The Agile PMO: 3 Core Functions
More and more PMOs are supporting hybrid project delivery organizations. Some project professionals work on predictive projects. Others work with agile approaches. So how can one PMO support both waterfall and agile teams?
It can be done, but it takes a bit of thinking and planning, like any shift in mindset. And it’s definitely worth doing. You might know of teams that don’t have to comply to company best practices for managing projects because they are “agile” and therefore in some way special and exempt.
This approach causes issues. People don’t fully understand what those resources are spending time on, but they feel like they can’t get access to those individuals—even if they might be the best resource for the job.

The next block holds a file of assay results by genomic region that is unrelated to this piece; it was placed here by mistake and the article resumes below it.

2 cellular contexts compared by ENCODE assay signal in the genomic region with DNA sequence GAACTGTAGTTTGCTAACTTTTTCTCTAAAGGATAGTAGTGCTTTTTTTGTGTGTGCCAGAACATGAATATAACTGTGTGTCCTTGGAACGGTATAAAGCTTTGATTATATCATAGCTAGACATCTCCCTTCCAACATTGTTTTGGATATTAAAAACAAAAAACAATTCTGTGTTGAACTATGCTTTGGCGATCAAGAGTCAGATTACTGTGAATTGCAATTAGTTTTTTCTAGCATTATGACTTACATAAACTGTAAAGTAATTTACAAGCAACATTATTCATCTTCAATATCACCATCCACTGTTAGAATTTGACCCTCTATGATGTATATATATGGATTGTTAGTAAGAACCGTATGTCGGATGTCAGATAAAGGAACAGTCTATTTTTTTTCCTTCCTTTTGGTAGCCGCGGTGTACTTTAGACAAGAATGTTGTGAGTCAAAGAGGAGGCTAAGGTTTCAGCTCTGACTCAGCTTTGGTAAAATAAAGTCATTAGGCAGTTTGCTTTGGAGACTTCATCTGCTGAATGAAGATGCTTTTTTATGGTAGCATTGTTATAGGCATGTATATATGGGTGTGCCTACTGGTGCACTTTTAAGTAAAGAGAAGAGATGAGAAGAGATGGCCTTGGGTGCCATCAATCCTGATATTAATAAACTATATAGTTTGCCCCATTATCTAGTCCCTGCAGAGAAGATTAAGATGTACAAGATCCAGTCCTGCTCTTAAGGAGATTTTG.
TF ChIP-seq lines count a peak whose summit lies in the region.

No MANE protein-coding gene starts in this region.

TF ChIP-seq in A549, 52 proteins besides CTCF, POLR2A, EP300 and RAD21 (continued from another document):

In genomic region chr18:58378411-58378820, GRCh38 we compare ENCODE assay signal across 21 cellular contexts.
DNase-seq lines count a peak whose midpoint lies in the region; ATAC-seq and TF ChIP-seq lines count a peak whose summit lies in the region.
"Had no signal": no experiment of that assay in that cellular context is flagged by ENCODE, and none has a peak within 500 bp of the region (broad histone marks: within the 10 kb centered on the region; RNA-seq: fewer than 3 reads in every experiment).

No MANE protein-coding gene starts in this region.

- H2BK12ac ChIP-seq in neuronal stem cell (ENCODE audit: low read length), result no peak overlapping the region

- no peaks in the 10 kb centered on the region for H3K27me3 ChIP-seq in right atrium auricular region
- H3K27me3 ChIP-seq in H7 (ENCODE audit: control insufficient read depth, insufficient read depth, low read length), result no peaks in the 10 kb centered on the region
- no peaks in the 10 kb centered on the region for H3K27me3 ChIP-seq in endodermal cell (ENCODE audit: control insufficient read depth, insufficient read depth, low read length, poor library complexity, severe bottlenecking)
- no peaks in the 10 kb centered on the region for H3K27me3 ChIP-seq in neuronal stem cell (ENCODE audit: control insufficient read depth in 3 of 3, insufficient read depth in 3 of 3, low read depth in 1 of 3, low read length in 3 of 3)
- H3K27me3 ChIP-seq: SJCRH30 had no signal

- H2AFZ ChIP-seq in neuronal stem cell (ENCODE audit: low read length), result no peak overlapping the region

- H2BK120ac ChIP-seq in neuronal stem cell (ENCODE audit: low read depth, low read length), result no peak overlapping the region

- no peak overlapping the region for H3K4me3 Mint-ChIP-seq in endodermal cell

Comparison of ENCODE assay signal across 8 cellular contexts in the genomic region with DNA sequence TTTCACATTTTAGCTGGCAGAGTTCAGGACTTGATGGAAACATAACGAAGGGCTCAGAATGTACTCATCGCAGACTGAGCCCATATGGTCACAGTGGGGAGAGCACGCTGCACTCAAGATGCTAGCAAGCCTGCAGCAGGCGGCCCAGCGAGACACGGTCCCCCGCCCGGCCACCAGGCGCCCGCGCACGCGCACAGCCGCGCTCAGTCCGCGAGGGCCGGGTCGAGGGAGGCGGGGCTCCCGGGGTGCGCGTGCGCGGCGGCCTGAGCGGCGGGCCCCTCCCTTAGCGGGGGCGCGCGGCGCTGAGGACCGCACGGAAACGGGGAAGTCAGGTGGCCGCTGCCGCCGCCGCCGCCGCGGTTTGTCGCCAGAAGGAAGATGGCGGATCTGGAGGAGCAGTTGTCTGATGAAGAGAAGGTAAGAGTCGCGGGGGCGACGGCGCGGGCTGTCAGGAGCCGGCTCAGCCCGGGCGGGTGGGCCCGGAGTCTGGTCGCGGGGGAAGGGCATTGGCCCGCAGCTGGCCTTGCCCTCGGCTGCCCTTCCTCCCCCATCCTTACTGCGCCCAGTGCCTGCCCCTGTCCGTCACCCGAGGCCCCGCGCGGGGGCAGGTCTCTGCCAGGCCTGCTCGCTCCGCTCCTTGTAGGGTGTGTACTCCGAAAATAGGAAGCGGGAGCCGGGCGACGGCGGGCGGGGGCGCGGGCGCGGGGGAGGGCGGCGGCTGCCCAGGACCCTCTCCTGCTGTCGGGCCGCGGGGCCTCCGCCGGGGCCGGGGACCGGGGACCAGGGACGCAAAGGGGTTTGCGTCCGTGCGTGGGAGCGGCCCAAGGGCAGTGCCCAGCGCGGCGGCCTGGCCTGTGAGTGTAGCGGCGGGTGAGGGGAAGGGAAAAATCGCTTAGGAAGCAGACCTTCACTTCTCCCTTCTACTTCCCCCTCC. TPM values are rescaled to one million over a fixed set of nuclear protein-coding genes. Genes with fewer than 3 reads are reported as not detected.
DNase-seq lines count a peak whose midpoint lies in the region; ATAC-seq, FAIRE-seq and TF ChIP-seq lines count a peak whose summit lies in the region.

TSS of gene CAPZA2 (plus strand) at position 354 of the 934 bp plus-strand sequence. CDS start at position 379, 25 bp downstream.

Agile projects suffer setbacks and delays like any other project, and the delivery teams need to be able to report and justify that—and get help when it’s needed. There’s a lack of transparency, and enterprise reporting doesn’t feel so “enterprise” any longer because the PMO doesn’t have oversight of what’s going on in the agile parts of the business.
Traditional PMO functions look a little different when your PMO supports teams that work with agile methods. Below, we look at three core functions and how these need to shift when your teams and projects are using
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